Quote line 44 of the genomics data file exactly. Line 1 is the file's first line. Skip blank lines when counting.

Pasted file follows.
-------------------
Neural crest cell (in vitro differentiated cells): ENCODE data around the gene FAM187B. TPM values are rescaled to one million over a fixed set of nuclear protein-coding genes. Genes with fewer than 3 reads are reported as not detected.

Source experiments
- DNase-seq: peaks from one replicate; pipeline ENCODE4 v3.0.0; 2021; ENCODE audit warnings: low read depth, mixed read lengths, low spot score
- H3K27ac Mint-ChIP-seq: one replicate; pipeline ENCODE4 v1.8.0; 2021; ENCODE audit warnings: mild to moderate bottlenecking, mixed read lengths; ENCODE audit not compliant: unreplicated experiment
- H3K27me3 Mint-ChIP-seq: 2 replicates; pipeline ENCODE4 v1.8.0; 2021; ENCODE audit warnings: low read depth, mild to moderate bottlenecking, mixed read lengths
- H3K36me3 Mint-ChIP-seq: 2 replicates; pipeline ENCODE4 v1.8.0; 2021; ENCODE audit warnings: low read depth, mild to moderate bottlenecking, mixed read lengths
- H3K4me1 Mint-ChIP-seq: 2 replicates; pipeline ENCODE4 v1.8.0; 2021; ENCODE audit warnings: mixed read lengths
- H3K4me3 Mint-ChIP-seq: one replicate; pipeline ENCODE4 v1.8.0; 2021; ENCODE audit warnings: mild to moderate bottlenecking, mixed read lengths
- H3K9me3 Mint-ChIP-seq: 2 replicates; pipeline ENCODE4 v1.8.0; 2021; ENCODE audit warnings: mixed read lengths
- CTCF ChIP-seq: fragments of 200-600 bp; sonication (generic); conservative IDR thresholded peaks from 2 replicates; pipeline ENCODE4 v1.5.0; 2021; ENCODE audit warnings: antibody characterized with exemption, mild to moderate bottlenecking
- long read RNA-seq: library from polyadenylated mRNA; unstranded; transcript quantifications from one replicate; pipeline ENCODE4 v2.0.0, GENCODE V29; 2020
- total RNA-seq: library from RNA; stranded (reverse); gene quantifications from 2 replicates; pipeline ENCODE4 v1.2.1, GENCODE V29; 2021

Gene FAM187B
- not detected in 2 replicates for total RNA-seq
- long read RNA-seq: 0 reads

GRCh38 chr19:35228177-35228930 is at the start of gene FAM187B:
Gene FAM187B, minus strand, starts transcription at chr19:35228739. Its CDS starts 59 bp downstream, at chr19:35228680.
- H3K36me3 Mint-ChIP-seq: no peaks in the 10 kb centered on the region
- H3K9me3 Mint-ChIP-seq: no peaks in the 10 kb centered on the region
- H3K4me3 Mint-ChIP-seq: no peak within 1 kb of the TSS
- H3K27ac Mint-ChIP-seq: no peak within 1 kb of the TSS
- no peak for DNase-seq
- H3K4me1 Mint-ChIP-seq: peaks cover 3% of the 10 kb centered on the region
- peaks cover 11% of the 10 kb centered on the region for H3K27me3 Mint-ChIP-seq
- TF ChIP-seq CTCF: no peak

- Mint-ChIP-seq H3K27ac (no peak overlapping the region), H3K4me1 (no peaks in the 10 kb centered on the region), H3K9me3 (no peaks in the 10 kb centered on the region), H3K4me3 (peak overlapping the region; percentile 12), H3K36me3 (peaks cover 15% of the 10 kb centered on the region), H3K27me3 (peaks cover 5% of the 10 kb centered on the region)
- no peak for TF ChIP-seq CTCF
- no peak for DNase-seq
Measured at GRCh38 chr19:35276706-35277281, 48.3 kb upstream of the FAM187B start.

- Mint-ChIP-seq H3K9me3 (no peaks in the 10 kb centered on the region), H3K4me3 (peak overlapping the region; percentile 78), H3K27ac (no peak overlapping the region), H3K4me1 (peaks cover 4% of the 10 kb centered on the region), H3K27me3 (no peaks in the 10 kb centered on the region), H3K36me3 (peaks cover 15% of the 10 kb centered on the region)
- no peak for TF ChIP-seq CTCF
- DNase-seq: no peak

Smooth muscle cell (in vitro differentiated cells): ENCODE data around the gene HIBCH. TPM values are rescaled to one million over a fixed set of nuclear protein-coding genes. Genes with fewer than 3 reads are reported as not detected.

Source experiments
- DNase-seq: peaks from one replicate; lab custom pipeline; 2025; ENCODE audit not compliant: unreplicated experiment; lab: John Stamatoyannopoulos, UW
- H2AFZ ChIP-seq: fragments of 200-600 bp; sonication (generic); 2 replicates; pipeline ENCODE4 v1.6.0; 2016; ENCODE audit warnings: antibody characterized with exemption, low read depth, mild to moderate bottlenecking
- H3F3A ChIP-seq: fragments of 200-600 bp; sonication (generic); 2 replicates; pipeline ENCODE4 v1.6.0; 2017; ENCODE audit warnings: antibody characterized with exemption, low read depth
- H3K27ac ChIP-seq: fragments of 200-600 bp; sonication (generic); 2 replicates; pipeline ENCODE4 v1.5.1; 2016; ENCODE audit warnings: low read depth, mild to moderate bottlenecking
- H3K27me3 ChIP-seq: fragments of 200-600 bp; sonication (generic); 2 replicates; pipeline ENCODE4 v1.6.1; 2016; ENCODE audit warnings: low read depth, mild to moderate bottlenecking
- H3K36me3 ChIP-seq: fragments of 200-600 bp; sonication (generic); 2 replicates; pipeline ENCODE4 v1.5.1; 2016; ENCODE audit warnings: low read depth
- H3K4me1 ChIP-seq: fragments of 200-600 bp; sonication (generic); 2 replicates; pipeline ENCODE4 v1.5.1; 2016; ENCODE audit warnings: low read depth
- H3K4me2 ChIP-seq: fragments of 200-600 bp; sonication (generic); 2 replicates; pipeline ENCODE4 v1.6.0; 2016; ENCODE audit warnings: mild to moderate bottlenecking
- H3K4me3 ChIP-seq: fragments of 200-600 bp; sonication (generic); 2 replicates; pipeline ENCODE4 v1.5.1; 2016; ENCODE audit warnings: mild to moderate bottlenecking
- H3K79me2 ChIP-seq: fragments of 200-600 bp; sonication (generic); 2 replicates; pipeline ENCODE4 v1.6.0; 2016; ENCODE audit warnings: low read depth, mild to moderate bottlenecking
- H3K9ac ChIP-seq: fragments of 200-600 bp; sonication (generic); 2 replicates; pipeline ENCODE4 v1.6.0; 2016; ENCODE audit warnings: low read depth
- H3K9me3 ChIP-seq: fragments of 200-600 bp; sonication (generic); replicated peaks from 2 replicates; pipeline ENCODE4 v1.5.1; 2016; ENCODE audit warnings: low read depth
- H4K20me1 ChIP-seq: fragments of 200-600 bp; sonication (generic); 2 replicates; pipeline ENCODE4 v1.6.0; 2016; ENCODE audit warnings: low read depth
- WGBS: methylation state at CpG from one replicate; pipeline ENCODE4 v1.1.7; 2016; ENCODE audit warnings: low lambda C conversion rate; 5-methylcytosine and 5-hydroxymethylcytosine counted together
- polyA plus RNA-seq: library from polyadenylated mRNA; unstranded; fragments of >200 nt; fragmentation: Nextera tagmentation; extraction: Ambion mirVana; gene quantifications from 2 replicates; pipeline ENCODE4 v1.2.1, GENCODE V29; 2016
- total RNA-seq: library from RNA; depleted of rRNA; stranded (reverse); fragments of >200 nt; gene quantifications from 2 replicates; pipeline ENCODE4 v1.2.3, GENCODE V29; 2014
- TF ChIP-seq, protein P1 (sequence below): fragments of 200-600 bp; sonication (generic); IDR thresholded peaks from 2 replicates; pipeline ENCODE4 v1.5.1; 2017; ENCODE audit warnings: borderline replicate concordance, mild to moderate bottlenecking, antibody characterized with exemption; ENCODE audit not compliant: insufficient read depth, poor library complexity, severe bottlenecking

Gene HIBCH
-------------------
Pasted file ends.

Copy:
- H3K79me2 ChIP-seq: fragments of 200-600 bp; sonication (generic); 2 replicates; pipeline ENCODE4 v1.6.0; 2016; ENCODE audit warnings: low read depth, mild to moderate bottlenecking